It’s not kosher — it’s ‘Cal­i­for­nia kosher’

The rules of kashrut are the same world over — ex­cept, that is, in parts of Amer­ica where crus­tacea are of­ten spot­ted on a bar­mitz­vah menu. Judi Rose in­ves­ti­gates

The Jewish Chronicle - - FEATURES -

IF AMER­ICA does it to­day, the rest of the world sup­pos­edly fol­lows to­mor­row. If that is the case, what goes on at a smart State­side bar­mitz­vah? The JC went to in­ves­ti­gate. The “do” in ques­tion took place in Or­ange, New Jer­sey. The shul — sorry, tem­ple — was taste­ful and con­tem­po­rary, the ser­vice quite lovely. And it was clear from the bar­mitz­vah boy’s droshe that both he and the rest of his fam­ily were deeply spir­i­tual and in­volved in syn­a­gogue life.

En­ter­ing the din­ing area at the lunch venue, my in­ter­est was at­tracted by a dra­matic or­ange cen­tre-piece crown­ing the buf­fet at the far side of the room.

From where I was stand­ing it bore a strik­ing re­sem­blance to the Trevi Fountain, with cas­cades of what I as­sumed to be art­fully ar­ranged smoked salmon. The lat­est Amer­i­can sim­chah tra­di­tion, no doubt. I ap­proached ea­gerly, plate in hand.

“May I serve you some­thing from the shrimp fountain, Ma’am?”

Had a s wat team from the L o n d o n B e t h Din dressed in full com­bat gear swooped in on a fly­ing tal­lit at this point, I doubt I would be have been any more stunned.

Af­ter dis­creet in­quiries, I was in­formed that the bar­mitz­vah boy’s fam­ily “keep Cal­i­for­nia kosher”. As our fel­low guest ex­plained, its ad­her­ents may eat prawns and lob­ster, but not squid or mus­sels; ba­con is a break­fast favourite, but they would never touch a pork chop.

“Cal­i­for­nia kosher, to me, is thoughtout de­lib­er­ate choices,” ex­plains An­drea Levine, a doc­tor from Ma­rina del Rey. “The idea is to study care­fully, and de­cide which laws have spir­i­tual mean­ing for you. Th­ese de­ci­sions aren’t made lightly.” This is dif­fer­ent to Re­form (the equiv­a­lent of UK Lib­eral), she adds, whose mem­bers typ­i­cally do not keep kosher at all.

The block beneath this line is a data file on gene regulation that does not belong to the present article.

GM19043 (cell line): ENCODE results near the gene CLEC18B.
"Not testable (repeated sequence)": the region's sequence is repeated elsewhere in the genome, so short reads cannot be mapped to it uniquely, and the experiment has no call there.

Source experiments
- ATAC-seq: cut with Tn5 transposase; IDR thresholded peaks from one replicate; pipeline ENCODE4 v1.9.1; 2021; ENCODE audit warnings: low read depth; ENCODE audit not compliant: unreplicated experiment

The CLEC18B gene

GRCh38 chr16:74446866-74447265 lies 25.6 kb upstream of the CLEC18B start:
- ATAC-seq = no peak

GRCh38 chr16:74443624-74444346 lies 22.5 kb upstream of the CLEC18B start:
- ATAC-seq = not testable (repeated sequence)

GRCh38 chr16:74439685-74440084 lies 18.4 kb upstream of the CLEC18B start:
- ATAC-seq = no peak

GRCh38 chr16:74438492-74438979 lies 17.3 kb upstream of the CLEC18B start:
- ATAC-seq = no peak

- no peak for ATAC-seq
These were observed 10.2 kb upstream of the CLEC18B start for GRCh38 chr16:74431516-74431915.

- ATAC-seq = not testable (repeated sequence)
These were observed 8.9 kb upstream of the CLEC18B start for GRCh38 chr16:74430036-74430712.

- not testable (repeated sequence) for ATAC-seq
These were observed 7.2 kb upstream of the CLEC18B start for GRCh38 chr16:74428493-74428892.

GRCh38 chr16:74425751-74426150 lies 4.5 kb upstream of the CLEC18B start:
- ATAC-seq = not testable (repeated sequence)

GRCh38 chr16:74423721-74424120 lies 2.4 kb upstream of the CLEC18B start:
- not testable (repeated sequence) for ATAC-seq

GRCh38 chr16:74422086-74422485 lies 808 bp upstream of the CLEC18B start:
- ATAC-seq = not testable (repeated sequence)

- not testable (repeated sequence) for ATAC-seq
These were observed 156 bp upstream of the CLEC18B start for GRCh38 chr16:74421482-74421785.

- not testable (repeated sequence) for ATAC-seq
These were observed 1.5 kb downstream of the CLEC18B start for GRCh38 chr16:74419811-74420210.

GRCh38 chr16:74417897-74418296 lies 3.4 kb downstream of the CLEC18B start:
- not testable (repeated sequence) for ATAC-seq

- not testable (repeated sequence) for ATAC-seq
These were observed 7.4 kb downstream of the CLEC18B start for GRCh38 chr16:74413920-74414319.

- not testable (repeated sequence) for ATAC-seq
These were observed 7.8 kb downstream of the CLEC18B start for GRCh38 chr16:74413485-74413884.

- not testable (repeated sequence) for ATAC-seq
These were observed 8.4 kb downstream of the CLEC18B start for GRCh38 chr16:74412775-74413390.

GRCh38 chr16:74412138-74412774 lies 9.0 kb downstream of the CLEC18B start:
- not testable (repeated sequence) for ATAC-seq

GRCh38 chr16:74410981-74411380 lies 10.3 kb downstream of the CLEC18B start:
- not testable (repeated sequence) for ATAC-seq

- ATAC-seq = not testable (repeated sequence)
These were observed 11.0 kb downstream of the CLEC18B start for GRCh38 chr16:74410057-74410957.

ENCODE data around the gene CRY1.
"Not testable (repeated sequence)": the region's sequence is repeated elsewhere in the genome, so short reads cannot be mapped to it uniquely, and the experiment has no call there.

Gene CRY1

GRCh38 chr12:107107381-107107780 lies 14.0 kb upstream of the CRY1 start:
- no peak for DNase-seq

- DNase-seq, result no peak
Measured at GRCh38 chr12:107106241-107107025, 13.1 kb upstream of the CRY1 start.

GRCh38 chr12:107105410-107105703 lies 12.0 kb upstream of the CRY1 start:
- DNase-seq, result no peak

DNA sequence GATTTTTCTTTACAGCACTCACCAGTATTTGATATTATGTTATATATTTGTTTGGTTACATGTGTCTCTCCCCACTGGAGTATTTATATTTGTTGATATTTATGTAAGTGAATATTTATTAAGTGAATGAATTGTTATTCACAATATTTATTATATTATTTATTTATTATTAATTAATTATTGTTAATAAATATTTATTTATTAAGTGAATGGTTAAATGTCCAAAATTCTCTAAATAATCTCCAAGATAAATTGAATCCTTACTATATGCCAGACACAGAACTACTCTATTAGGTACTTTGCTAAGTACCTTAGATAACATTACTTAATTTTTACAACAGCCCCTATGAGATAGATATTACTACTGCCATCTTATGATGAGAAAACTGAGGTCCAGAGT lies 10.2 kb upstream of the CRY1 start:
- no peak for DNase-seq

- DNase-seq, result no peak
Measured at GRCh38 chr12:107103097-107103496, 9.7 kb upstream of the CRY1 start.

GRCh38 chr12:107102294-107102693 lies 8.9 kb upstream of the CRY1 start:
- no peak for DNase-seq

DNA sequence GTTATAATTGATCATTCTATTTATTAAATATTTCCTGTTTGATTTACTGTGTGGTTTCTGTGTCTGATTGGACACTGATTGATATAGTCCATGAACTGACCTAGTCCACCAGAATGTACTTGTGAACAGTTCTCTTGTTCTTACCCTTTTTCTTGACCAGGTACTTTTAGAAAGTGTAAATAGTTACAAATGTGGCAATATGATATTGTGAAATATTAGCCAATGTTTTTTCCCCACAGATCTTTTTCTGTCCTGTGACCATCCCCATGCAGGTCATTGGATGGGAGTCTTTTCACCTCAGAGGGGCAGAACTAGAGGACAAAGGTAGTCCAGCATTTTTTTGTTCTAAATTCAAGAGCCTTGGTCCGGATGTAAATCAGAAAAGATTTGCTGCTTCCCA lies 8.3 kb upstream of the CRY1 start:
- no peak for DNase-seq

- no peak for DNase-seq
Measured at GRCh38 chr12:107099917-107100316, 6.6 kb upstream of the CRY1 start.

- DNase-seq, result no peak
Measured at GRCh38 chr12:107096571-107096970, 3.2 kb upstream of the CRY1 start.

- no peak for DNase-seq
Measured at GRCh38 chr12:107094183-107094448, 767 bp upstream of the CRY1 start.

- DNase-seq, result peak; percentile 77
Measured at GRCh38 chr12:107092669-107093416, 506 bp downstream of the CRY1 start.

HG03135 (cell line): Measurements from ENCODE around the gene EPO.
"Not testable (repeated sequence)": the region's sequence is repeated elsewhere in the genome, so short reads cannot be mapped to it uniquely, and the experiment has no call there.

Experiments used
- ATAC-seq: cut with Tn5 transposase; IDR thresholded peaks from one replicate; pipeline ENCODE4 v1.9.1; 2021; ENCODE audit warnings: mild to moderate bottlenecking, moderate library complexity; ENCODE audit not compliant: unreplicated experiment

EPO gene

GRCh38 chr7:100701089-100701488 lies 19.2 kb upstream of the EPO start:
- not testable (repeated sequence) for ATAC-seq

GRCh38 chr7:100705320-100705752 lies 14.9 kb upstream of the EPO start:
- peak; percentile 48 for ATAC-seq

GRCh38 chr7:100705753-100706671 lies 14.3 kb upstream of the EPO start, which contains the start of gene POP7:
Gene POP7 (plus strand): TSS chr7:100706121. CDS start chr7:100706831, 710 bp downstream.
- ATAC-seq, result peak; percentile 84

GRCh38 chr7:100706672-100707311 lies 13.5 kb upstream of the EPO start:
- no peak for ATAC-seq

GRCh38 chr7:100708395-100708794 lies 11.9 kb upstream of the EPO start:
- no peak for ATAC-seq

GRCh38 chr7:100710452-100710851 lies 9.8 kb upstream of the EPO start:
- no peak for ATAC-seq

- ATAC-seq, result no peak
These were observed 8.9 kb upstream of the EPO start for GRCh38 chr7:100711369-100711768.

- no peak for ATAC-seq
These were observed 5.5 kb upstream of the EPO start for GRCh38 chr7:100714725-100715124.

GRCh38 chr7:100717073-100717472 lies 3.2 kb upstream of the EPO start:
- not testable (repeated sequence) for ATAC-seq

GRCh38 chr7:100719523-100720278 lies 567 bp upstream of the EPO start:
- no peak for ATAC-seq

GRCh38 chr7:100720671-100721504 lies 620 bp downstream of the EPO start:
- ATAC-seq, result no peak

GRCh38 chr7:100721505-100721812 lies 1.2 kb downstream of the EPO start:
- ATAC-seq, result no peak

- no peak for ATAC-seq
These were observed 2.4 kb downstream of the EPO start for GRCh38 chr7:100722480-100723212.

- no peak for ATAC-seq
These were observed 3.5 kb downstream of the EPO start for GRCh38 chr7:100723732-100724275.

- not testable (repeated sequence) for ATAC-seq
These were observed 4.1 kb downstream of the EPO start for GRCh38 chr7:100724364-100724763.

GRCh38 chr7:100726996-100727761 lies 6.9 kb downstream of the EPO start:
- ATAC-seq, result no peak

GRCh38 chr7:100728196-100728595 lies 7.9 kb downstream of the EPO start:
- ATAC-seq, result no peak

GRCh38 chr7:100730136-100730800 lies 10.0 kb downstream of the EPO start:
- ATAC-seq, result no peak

Such in­di­vid­ual de­ci­sion-mak­ing some­times leads to mishaps. “I hired a lo­cal caterer to do a Cal­i­for­nia kosher lunch for my son’s bar­mitz­vah,” one mor­ti­fied mother in Mon­terey, Cal­i­for­nia re­cently re­vealed on a com­mu­nity web­site. “I was hor­ri­fied to find the sushi rolls had shrimp, eel and who knows what else!”

For other Cal­i­for­nia kosher fol­low­ers, pork and seafood are gen­er­ally off lim­its at home, but ba­con and Chi­nese take-away are fine “so long as you use pa­per plates”, one ad­her­ent ex­plained.

Ad­mit­tedly, most of us know peo­ple who are ge­o­graph­i­cally kosher — who never have treif in the house, but who some­times eat at non-kosher restau­rants, and do not just have the fish.

And then there are those who ap­ply dif­fer­ent cri­te­ria when there is a large body of wa­ter be­tween them and home (“Well, I’m on hol­i­day”). But those mak­ing th­ese op­por­tu­nis- tic lapses gen­er­ally seem to feel guilty about them, pre­fer­ring to in­dulge their taste for treif when no one is look­ing rather than mak­ing a public state­ment about it.

What makes the Cal­i­for­nia kosher ap­proach dif­fer­ent is that th­ese breaches of con­ven­tional kashrut are public, un­apolo­getic and quasi-in­sti­tu­tion­alised.

The Cal­i­for­nia kosher move­ment is evolv­ing or­gan­i­cally as a re­sponse to the pres­sures and temp­ta­tions of so­cial and culi­nary as­sim­i­la­tion in one of the most life­style-con­scious en­vi­ron­ments in the world.

It seems a grow­ing num­ber of US Jews who are nei­ther strictly Ortho­dox nor to­tally as­sim­i­lated are fol­low­ing a “third way”.

A gen­er­a­tion ago or so ago, you ei­ther kept kosher or you did not. To­day in Amer­ica, there is kosher — where every­one fol­lows the same dic­tates — and Cal­i­for­nia kosher, where you fol­low your in­di­vid­ual rules with pride.

So is the Cal­i­for­nia kosher trend, like sushi and pi­lates, likely to catch on in the UK?

“I’ve al­ways kept a strictly kosher home,” says Ali­son, a mother of two from Wat­ford. But, she con­fides, s h e r e c e n t l y bought some “ e mer­gency” chicken nuggets for the kids from M&S.

“They were so easy and de­li­cious that I’ve got them a f ew times now. But I would never serve non-kosher food at a sim­chah.” There are signs, how­ever, that a Bri­tish vari­ant of Cal­i­for­nia kosher is catch­ing on at some Lon­don sim­chahs. It is known as “in­of­fen­sive ca­ter­ing”. Ac­cord­ing to a sea­soned trend-watcher from North Lon­don, who prefers to re­main anony­mous, the term is used by an in­creas­ing num­ber of peo­ple to mean: “We’re too cool to want even a stylish kosher caterer.” Or more of­ten it is: “We’re too poor (or mean) to spend the pre­mium charged by a kosher caterer.”

In­of­fen­sive ca­ter­ing, as its name sug­gests, is typ­i­cally fish- and dairy-based. That is the un­spo­ken rule for now. But can the shrimp fountain re­ally be far be­hind?

Lob­ster with lock­shen? It can and does hap­pen at bar­mitz­vahs and wed­dings in Cal­i­for­nia

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